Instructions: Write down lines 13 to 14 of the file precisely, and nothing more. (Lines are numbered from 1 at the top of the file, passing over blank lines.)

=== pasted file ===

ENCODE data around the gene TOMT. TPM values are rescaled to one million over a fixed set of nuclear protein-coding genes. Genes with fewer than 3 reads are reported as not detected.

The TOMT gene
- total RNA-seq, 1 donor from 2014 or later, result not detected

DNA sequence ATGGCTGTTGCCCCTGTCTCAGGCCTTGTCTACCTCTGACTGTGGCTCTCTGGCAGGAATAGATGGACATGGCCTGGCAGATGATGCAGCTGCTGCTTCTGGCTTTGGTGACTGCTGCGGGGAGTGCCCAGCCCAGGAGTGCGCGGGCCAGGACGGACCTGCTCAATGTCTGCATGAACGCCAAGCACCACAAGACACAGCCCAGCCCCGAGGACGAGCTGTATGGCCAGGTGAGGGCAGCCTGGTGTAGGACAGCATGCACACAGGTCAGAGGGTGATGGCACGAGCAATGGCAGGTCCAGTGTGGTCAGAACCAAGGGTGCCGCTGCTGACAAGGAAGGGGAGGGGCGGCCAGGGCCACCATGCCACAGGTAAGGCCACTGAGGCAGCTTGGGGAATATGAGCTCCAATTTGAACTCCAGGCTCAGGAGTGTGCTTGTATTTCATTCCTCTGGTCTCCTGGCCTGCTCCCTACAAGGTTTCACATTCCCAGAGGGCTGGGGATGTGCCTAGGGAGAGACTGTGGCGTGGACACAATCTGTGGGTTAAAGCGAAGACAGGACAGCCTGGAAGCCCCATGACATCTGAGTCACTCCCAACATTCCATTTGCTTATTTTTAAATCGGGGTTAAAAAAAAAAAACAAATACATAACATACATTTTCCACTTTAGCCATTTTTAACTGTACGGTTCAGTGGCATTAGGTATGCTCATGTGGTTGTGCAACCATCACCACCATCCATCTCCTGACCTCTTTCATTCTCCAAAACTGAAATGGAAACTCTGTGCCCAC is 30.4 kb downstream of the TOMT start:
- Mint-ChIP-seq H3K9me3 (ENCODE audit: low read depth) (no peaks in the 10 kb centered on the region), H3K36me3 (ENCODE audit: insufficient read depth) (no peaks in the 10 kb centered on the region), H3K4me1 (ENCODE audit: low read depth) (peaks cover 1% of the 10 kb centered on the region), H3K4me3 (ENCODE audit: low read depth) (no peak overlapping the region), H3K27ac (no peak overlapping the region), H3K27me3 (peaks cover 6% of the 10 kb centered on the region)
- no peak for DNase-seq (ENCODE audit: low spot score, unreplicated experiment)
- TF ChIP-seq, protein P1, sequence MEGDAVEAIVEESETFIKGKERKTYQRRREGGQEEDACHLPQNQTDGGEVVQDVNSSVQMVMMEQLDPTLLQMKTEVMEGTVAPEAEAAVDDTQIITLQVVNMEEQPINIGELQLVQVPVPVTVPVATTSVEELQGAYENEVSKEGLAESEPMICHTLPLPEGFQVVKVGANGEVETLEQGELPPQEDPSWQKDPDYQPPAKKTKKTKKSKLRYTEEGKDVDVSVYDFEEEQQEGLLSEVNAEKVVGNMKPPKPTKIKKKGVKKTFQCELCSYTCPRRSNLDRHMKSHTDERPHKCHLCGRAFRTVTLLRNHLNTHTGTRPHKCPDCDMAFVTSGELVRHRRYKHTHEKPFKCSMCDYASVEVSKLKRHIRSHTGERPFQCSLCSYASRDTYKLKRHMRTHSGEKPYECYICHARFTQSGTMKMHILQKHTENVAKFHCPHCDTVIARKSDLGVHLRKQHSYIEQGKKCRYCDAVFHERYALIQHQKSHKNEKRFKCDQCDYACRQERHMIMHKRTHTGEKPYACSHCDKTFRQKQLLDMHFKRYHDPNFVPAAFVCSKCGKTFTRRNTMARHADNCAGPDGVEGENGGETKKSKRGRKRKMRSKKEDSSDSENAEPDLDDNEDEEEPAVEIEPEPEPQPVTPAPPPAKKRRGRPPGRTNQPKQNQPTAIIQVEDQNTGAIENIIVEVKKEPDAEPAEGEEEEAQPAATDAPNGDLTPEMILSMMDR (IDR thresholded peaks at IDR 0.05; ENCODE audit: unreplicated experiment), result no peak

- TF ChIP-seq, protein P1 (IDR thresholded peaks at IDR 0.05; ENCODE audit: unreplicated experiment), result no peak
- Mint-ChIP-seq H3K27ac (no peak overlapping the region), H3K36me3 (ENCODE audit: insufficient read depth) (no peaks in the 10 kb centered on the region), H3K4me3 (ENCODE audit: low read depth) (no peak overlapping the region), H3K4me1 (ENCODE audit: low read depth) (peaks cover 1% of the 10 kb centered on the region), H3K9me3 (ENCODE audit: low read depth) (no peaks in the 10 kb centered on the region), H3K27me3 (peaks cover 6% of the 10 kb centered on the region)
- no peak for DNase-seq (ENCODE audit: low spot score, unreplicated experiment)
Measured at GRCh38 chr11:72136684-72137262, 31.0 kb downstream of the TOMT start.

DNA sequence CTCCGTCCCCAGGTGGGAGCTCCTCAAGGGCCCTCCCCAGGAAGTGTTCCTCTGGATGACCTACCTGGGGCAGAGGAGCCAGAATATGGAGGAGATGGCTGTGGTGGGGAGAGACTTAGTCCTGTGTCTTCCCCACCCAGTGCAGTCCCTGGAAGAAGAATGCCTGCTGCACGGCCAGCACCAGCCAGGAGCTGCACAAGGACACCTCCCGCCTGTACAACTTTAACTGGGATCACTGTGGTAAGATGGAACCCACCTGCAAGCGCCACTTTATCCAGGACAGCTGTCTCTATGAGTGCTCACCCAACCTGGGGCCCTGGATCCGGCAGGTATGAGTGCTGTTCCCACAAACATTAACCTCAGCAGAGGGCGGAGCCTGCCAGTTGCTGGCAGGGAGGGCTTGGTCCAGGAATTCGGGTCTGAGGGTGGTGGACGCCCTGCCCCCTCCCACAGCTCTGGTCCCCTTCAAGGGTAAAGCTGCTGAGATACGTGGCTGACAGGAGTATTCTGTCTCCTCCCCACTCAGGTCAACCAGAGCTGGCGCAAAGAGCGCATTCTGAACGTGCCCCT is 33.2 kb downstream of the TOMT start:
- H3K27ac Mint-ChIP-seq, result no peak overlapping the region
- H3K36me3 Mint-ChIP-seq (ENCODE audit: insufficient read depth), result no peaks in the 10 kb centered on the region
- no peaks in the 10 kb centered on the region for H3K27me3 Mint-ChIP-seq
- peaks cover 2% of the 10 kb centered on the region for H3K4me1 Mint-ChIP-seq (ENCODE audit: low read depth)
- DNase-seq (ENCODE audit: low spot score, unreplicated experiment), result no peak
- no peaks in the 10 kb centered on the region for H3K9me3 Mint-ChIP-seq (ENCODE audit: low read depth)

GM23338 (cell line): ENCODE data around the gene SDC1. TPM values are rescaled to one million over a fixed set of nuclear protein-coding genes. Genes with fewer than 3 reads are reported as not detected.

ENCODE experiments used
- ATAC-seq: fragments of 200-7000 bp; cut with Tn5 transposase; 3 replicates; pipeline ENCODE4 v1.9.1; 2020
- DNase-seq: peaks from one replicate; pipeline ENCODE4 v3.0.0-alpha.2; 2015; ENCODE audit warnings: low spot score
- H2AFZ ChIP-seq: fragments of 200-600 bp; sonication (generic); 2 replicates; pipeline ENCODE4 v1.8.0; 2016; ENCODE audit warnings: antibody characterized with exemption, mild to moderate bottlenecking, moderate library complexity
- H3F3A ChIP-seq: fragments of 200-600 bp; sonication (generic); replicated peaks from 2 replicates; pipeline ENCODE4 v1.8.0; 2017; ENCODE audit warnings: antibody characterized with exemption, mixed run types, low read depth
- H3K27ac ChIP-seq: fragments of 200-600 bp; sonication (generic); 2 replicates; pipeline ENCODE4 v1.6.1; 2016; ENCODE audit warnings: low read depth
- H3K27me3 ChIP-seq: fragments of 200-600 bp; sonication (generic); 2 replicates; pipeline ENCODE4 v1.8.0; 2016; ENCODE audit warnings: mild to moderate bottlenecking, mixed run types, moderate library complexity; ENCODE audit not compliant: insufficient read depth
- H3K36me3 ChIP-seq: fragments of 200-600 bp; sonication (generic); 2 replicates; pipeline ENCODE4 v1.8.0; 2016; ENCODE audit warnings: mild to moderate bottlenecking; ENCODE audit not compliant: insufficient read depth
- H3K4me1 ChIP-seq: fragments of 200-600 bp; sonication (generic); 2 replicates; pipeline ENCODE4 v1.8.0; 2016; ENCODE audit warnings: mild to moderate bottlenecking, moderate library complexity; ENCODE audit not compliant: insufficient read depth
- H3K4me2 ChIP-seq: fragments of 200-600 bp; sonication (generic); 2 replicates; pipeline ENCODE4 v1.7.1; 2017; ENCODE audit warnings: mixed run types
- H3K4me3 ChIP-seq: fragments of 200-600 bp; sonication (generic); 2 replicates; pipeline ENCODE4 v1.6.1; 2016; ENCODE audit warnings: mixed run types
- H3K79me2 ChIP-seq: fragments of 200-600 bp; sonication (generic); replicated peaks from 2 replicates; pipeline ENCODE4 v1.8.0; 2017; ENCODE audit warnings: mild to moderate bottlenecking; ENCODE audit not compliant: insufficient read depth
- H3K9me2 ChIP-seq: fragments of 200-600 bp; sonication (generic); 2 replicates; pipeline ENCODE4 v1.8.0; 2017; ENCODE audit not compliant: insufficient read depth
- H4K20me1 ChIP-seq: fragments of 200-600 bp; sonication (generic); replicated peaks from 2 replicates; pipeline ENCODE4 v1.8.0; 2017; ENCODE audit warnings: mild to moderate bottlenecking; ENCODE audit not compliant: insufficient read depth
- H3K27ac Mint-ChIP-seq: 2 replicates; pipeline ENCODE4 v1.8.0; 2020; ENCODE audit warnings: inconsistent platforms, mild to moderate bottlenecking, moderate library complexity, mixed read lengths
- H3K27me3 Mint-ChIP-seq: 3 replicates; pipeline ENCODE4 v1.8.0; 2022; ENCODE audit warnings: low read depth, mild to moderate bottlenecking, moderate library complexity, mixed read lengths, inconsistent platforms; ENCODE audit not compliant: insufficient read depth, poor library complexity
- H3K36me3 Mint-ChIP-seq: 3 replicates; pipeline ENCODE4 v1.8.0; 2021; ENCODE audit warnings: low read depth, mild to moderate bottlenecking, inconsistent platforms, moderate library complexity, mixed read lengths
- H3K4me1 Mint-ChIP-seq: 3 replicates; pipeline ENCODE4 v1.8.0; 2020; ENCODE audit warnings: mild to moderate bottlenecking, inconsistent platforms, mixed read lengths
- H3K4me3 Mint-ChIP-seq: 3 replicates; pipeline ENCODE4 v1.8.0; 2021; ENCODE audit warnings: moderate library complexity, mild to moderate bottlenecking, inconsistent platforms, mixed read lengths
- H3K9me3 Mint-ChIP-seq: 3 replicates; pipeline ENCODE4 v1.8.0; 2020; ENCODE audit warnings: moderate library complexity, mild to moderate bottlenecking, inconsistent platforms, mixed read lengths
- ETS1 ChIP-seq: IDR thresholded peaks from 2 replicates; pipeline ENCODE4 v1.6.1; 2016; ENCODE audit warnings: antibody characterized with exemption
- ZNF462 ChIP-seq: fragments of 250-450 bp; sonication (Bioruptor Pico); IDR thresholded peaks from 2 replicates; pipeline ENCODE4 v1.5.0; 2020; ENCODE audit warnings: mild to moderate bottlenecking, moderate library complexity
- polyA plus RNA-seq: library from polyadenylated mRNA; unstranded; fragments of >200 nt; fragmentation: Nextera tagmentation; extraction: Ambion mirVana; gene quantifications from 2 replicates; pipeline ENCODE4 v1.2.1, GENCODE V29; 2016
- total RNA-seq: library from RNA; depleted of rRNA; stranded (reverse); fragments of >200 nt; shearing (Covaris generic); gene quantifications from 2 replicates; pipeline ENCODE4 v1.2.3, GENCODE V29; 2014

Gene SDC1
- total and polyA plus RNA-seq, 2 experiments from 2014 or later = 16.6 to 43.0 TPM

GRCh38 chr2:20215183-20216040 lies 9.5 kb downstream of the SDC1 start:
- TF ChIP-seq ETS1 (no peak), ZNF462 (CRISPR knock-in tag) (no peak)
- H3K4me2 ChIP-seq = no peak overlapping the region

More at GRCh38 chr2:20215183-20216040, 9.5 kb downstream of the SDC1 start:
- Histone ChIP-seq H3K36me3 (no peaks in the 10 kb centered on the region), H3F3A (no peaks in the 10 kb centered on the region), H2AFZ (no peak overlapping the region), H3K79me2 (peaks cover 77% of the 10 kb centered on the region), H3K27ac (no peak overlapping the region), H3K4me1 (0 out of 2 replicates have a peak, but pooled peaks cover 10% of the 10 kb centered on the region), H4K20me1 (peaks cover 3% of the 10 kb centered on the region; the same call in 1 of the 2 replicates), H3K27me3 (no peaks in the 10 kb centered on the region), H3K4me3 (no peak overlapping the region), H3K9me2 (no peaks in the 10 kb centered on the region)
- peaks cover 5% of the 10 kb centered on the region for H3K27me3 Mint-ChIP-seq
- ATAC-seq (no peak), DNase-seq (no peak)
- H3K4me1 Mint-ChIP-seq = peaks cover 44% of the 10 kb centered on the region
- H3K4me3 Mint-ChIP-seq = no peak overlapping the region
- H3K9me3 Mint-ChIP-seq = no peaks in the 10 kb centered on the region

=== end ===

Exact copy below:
- H3K27ac Mint-ChIP-seq, result no peak overlapping the region
- H3K36me3 Mint-ChIP-seq (ENCODE audit: insufficient read depth), result no peaks in the 10 kb centered on the region